Just before the start of the twentieth century, brass bands comprising African American children from Charleston’s Jenkins Orphanage began to travel throughout the eastern United States and as far away as Canada and Europe. They performed rhythmically spirited “ragged” versions of marches, rags, dance tunes, and popular songs of the day. The bands received international acclaim and served as training ground for several of the top jazz musicians of the first half of the century. The Reverend Daniel J. Jenkins founded the private orphanage in 1892. Around 1895 Jenkins organized a band as a means of soliciting funds for the institution. Beginning with local street corner performances, the young musicians eventually toured the eastern United States and visited England, France, Germany, and Italy. By the time of their return from their first trip abroad, newspaper accounts of their experiences had afforded them an international reputation. They subsequently participated in the St. Louis World’s Fair of 1904, the inaugural parades of Presidents Theodore Roosevelt and William Howard Taft, and London’s Anglo-American Exposition in 1914. In 1927 a Jenkins Orphanage band appeared in the New York stage production of DuBose Heyward’s Porgy.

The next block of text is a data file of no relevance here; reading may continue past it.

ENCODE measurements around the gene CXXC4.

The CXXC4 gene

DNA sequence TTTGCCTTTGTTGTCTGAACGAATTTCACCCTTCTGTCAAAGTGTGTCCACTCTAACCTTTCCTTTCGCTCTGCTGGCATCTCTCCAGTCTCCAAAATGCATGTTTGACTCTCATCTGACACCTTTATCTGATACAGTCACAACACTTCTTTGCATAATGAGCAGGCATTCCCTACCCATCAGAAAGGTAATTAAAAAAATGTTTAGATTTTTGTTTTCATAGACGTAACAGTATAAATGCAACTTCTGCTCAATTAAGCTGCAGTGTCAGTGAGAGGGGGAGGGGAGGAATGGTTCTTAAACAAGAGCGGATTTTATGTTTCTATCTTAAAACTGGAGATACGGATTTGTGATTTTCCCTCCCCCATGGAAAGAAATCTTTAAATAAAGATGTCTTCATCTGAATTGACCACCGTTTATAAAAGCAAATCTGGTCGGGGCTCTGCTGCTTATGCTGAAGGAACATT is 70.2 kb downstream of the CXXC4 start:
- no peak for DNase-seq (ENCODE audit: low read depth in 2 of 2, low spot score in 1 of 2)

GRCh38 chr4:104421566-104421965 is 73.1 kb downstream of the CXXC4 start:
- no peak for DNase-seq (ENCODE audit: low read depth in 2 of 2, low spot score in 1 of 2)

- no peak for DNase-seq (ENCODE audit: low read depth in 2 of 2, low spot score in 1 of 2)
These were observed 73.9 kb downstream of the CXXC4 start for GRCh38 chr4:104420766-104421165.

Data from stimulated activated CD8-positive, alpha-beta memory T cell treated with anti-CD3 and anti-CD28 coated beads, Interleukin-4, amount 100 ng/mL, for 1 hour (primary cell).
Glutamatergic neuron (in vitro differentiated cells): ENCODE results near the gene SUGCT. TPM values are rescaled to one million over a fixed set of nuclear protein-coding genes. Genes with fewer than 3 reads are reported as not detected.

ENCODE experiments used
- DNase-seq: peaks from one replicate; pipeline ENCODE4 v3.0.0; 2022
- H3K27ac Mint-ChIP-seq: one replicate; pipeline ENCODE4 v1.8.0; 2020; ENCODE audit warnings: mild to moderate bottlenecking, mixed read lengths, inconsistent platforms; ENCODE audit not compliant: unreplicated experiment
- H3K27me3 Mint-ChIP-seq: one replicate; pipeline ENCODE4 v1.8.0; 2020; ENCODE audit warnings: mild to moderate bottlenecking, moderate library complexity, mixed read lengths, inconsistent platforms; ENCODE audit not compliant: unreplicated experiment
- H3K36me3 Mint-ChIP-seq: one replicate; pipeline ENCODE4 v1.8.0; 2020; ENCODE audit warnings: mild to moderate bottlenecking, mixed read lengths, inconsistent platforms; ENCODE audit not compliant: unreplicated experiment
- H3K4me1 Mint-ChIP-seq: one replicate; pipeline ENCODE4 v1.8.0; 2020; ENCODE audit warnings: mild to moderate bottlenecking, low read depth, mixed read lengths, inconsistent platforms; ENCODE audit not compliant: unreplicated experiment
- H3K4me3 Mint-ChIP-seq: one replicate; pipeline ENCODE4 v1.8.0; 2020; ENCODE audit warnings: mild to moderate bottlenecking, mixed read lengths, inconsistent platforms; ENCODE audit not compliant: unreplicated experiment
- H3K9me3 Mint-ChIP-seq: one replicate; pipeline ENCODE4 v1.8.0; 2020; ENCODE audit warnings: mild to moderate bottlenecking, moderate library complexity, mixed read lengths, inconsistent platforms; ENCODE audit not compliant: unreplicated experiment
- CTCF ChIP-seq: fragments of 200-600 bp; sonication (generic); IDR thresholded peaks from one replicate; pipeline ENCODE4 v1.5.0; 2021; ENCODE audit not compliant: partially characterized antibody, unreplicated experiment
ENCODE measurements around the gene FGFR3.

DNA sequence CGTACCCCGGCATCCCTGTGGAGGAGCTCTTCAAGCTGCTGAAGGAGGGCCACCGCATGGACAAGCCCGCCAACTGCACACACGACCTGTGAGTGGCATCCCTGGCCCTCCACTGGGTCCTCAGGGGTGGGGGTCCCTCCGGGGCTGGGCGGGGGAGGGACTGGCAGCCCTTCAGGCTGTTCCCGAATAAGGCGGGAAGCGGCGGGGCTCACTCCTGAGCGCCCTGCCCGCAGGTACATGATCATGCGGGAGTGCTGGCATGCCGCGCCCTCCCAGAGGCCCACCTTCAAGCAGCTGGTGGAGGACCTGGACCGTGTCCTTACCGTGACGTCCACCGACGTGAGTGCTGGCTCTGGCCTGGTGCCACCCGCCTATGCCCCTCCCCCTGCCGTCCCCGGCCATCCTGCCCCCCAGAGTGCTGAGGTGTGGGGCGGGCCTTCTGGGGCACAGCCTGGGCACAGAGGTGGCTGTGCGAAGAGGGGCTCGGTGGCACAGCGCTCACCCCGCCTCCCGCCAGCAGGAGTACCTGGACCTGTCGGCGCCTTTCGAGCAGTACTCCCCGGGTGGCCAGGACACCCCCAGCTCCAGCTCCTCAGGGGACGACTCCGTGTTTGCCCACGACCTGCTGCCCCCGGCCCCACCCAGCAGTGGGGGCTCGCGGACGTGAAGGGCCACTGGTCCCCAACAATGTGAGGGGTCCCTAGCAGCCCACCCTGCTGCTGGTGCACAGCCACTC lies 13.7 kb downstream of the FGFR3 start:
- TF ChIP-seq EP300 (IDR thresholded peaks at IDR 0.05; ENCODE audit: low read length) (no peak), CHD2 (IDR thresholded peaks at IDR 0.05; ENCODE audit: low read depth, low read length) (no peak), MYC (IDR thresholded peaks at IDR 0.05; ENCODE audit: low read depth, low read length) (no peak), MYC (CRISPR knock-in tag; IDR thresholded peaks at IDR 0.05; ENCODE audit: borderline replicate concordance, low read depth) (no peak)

As many as five Jenkins Orphanage bands were on tour during the summers of the 1920s. By the 1950s, however, so few children required the services of the orphanage that it could support only one band. And by the 1980s, the Jenkins Orphanage bands had ceased to exist.
Although the Jenkins groups were not improvising jazz ensembles, but rather brass bands that performed written music in a somewhat jazz-like manner, many members went on to successful careers as jazz musicians. A few, such as trumpeters Augustine “Gus” Aitken, Cladys “Jabbo” Smith, William “Cat” Anderson, and Herbert “Peanuts” Holland and drummer Rufus Jones, became well-known stars.
Chilton, John. A Jazz Nursery: The Story of the Jenkins’ Orphanage Bands of Charleston, South Carolina. London: Bloomsbury Book Shop, 1980.